Academic journal article Exceptional Children

With a Little Help from My Friends (and Mark Twain Too): Musings and Farewells

Academic journal article Exceptional Children

With a Little Help from My Friends (and Mark Twain Too): Musings and Farewells

Article excerpt

Over the years, I have drawn on a variety of friends, both fictional and real, to help me make specific points when writing professional papers and books for teachers, administrators, and researchers. This included Snoopy and other Peanut characters to describe how struggling writers compose (Graham, & Harris, 2002); Calvin and his imaginary tiger Hobbes to introduce sound instructional principles (Graham & Harris, 2002); the producer, writers, and actors from a Star Trek film to develop an analogy for how a program of research develops and evolves over time (Graham & Harris, 2009); the work of scientists conducting dubious research to highlight concerns and issues in contemporary intervention research in special education (Graham, 2005); and the voices of professional writers throughout the ages to illustrate what is involved in skilled writing (Graham & Harris, 2005).

In this farewell to the field as the editor of Exceptional Children from 2003 to 2010, I call once again on an old friend (at least I like to think so). He is one of the most influential American writers of all time: Samuel Clemens or, as we more commonly know him, Mark Twain. At first glance, this may seem like an odd choice, as he was not always a fan of editors, as evidenced by this quote from a letter published in the Chicago Daily Tribune (1906):

   How often we recall, with regret, that Napoleon once shot at a
   magazine editor and missed him and killed a publisher. But we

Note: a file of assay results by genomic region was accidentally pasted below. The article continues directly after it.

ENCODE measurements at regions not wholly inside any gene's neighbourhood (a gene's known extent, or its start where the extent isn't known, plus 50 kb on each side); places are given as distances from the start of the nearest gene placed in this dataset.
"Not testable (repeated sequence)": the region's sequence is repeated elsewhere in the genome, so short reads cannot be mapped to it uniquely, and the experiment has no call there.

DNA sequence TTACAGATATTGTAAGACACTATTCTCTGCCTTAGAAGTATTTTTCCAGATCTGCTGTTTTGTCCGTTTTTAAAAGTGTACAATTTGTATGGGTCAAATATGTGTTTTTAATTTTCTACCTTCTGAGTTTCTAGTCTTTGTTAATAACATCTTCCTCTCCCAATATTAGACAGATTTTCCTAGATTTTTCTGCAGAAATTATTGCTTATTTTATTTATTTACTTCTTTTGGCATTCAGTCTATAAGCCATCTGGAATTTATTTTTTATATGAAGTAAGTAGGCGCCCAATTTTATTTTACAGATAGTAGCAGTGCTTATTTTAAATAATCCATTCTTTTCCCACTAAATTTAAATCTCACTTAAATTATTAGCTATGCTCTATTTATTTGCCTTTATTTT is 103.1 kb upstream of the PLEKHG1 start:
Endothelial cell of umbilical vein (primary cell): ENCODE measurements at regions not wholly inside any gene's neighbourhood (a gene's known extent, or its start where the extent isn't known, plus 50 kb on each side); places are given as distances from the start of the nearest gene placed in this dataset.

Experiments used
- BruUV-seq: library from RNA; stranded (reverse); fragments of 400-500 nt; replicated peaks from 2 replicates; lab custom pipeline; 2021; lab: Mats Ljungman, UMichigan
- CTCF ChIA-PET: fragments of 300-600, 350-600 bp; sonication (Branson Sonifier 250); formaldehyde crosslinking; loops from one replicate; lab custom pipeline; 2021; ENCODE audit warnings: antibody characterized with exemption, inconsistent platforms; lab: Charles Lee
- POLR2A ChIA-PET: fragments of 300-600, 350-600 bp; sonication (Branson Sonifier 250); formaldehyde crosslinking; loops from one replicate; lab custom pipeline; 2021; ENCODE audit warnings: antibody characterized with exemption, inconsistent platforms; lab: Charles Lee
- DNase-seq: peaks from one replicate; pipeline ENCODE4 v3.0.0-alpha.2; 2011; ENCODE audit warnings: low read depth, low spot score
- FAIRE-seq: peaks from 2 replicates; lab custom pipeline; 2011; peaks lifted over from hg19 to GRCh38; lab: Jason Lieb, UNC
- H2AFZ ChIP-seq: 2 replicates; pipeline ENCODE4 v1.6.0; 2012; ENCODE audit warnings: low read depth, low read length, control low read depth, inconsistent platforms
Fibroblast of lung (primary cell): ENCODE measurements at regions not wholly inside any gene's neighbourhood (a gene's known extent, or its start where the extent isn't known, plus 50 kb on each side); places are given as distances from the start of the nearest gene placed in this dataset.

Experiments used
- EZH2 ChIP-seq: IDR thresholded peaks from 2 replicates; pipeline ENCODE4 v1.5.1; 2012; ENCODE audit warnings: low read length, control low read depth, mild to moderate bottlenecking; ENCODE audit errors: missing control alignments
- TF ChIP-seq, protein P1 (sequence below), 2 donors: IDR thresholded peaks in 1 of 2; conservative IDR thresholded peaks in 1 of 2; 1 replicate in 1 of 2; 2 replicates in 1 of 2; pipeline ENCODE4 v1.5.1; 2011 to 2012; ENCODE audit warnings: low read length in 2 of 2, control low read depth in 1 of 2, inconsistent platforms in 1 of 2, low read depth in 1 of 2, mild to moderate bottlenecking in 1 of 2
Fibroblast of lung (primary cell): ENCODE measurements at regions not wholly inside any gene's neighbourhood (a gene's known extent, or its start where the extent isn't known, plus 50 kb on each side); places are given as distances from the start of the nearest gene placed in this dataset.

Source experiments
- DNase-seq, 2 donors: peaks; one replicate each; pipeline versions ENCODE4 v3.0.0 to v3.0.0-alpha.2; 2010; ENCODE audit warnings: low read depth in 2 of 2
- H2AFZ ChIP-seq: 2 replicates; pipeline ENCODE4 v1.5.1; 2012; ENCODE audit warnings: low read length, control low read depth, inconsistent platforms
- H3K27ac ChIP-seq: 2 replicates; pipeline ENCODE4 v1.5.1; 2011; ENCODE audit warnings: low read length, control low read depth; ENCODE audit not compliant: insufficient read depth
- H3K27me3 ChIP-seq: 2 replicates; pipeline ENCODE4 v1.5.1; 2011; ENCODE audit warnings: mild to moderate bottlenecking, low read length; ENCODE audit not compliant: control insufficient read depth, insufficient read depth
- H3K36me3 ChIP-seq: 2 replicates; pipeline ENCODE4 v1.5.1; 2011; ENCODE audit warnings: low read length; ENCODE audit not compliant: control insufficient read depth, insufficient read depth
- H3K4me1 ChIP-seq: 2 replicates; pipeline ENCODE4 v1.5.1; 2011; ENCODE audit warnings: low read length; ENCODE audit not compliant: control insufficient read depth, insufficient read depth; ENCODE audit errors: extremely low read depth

remember with charity, that his intentions were good. (p. 3)

After spending a week as a newspaper editor, however, he softened his stance, noting, "Nobody except he has tried it, knows what it is to be an editor" (Twain, 1901, p. 87). Taking this rather dubious statement as an optimistic sign, I decided to invite Mark Twain along as my guide for my final act as the editor of Exceptional Children.


My first challenge in crafting a farewell was to determine what I wanted to say. When I consulted Mr. Twain on this matter, his advice was: "When in doubt tell the truth" (Ayres, 1987) this seemingly simple piece of advice proved to be quite challenging. What truth should I tell? One simple truth would be to thank all of the people who made it possible for the journal to operate successfully. This includes the executive associate editors (Donna Ford, Joan Lieber, and Maggie McLaughlin, who served as action editors on various manuscripts over the years), associate editors (Alfredo Artiles, Michael Benz, Diane Browder, Doug Fuchs, Sam Odom, Cheryl Utley, and Bernice Wong, who helped me pick field reviewers and who reviewed submitted papers themselves), field reviewers and guest reviewers (too many to name), and the authors who submitted manuscripts. Also important to the success of the journal were my assistants (Eleni Papadopoulou, Anna Emily, Xiaolun Qi, and Leslie Rogers) as well as the folks at the Council for Exceptional Children (CEC; Richard Mainzer, Stefani Roth, and Meridee Mucciarone). Publishing a journal is a huge undertaking, and whatever successes occurred during my term as editor rests on the hard work and dedication of all of these wonderful people.

Another simple truth would be to emphasize what the articles published in the journal during my tenure tell us about the field of special education. One thing is certain, and perhaps not surprising, given the nature of special education. We are very interested in identifying effective instructional procedures, including valid and reliable assessment procedures for determining if those treatments work. We are also concerned about the fate of children and youngsters from underrepresented groups (e.g., children from impoverished families who are Black, Hispanic, Asian, or Native American). This focus on issues of social justice was further reflected in articles that concentrated on the concept of self-determination for persons with disabilities. …

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